PhD grad ready to make an even bigger impact

December 6, 2021

Editor's note: This story is part of a series of profiles of notable fall 2021 graduates.

A presentation nearly a decade ago on the health disparities experienced by African American women in Arizona made a strong impression on Kenja Hassan, assistant vice president of Arizona State University’s Office of Government and Community Engagement.  Kenja Hassan poses in a cream dress. She's wearing orange rimmed eye glasses Kenja Hassan is graduating with a PhD in nursing and healthcare innovation from ASU's Edson College of Nursing and Health Innovation. Photo by Claudia Johnstone Download Full Image

“I was shaken to learn that nationwide, Black women experience worse health outcomes across the life span and higher rates of ailments ranging from maternal mortality to Alzheimer’s Disease. Also at that time, I saw that HIV/AIDS, a disease I thought we had conquered in the 1990s, was still a leading cause of death for Black women,” Hassan said.

After this was brought to her attention, she wanted to better understand how health disparities impact minorities in the U.S. and, just as important, what can be done about them.

It was around that same time that she found out about ASU’s Edson College of Nursing and Health Innovation’s Nursing and Healthcare Innovation PhD program from a co-worker.

She decided to apply and knew exactly what she was going to focus her research on: “I chose to study HIV because the social stigma linked to the virus can complicate its treatment.”

Over the last seven years, Hassan has been working her demanding day job while pursuing her PhD, which is the equivalent of having two full-time jobs. The main reason she was able to finish her dissertation this year was because of the coronavirus-forced cancellations of events and in-person gatherings.

“I’m not convinced it would have happened without the requirement to be at home and be in one place, which gave me the time and the excuse to write the dissertation,” she said.

Her advisers and classmates also played an integral role in getting her to the finish line. Hassan said adviser David Coon “invested a lot of time in me to make sure that I was doing things the right way.”

Next up for Hassan is sharing what she has found through her research with local providers in a more expanded fashion. The goal is to get them to review what works for patients living with HIV and where they might be able to make some changes in their approach to keep more patients in care.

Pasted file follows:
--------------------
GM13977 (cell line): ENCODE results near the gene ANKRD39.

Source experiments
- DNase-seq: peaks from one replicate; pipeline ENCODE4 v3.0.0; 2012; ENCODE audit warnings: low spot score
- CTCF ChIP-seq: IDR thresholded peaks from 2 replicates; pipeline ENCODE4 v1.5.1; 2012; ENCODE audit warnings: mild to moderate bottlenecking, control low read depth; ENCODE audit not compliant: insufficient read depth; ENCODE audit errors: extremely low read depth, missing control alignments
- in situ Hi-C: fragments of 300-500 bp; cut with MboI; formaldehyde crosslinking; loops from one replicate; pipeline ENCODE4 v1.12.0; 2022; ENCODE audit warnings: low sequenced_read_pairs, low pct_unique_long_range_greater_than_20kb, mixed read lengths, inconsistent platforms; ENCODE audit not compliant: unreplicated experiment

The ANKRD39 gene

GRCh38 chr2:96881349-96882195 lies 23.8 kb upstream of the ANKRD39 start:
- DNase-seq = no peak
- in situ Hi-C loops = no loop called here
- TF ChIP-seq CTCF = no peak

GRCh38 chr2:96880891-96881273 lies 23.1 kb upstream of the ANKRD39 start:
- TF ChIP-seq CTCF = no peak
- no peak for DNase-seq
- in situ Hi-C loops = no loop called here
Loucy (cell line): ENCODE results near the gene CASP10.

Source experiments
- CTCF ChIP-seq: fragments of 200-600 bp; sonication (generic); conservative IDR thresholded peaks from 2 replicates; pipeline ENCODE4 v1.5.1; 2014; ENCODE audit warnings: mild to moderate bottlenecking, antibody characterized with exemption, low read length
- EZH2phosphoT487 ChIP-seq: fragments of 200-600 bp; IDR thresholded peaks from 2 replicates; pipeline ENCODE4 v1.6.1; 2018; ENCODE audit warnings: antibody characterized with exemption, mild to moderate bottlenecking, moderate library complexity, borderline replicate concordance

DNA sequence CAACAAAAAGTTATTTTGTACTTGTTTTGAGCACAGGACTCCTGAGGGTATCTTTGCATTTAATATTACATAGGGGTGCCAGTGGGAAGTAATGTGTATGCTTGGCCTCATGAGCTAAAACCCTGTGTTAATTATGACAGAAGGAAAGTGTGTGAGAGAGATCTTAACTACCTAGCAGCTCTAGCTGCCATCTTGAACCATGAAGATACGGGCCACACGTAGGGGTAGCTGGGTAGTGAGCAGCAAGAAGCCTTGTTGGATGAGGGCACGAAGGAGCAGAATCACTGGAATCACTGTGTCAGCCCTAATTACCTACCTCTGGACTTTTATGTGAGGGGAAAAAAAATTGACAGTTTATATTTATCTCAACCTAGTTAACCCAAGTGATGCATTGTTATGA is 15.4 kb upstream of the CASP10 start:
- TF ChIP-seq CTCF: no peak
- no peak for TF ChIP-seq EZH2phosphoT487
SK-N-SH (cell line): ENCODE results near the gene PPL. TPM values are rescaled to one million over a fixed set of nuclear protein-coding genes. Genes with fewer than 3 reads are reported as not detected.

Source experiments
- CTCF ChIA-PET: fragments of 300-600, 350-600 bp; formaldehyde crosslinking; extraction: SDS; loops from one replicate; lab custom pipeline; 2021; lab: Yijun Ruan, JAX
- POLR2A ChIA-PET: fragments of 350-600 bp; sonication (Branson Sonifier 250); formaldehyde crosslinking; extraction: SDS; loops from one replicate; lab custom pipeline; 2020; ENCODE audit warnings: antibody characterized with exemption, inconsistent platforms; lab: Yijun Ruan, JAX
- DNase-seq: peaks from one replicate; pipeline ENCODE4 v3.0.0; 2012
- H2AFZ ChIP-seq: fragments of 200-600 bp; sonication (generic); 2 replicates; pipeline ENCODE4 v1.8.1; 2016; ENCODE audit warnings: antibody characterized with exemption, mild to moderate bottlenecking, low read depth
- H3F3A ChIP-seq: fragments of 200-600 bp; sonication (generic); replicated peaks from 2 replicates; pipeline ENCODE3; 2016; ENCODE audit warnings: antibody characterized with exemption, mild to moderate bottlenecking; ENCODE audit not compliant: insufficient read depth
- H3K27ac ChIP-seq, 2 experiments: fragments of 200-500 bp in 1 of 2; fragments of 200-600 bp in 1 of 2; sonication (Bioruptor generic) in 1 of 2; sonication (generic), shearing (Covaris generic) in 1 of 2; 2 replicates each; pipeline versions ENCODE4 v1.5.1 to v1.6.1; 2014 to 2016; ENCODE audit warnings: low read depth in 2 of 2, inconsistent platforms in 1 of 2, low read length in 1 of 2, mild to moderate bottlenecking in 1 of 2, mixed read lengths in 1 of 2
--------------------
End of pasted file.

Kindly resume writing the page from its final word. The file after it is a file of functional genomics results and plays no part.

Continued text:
But first, she’ll take a beat to enjoy commencement this month. Below, Hassan reflects on her experience at ASU in general, her time as a doctoral student specifically and shares what problem she’d tackle with $40 million.

Question: What’s something you learned while at ASU — in the classroom or otherwise — that surprised you, that changed your perspective?

Answer: ASU constantly expands my perspective because the university provides open opportunities to learn something new every day. Recently, on ASU Thought Huddle, I learned how slavery’s economic benefit to the U.S. economy extends to the present day and how humanity’s evolving understanding of plagues and contagions influence our response to COVID-19. 

Thanks to the Department of English, I heard legendary primatologist Jane Goodall explain the power of storytelling. She described a visit to a national research facility during which a caged chimpanzee wiped her tears away. She then used that story to convince those researchers to end experimentation on chimpanzees.

I’ve read that scientists at ASU’s Biodesign Institute have found promising evidence that microorganisms in our gut influence mental health conditions and present new ways for treating autism. Now, I had known that food changes your mood, but this research takes it to a whole new level. The discoveries are constant — it’s up to us to be open and transformed by them.

Q: Which professor taught you the most important lesson while at ASU?

A: I have had multiple faculty reinforce the most important lesson: Be thorough. My earlier degree at ASU was in religious studies. I had masterful teachers there and in Edson College. Faculty in both programs, especially my advisers Kenneth Morrison and David Coon, taught me valuable lessons about asking more questions of the information I gathered, documenting my processes carefully, writing clearly so my reader understood my findings and making sure I supported my argument. 

Q: What’s the best piece of advice you’d give to those still in school?

A: I advise students to avoid taking feedback personally. This is especially important for writing. If a grader gives you lots of feedback on your writing, it’s an opportunity to learn how to clarify your message. Feedback does not mean that something is wrong with your point of view. Since clear communication is important for both professional and personal life, I tell students to use college as a time to practice making mistakes and getting better.

Q: If someone gave you $40 million to solve one problem on our planet, what would you tackle?

A: I would use the money to advocate for shifting our national approach to health care delivery from intervention to prevention, especially in the case of poor and underserved populations. I would focus on implementing delivery systems that make it easier for people of limited means to get care before small issues become large, costly crises. A viable starting point is increasing the availability of telemedicine and virtual appointments to help people without transportation or ample sick leave to make appointments they might otherwise miss.  

Honestly, I wouldn’t be able to resist helping address the global reduction in biodiversity. I would have to set some money aside to purchase land for wildlife habitat preservation. Human health and well-being are intertwined with the rest of our planet, including the animals we don’t yet know much about. Fighting for human health means little if our planet isn’t also healthy.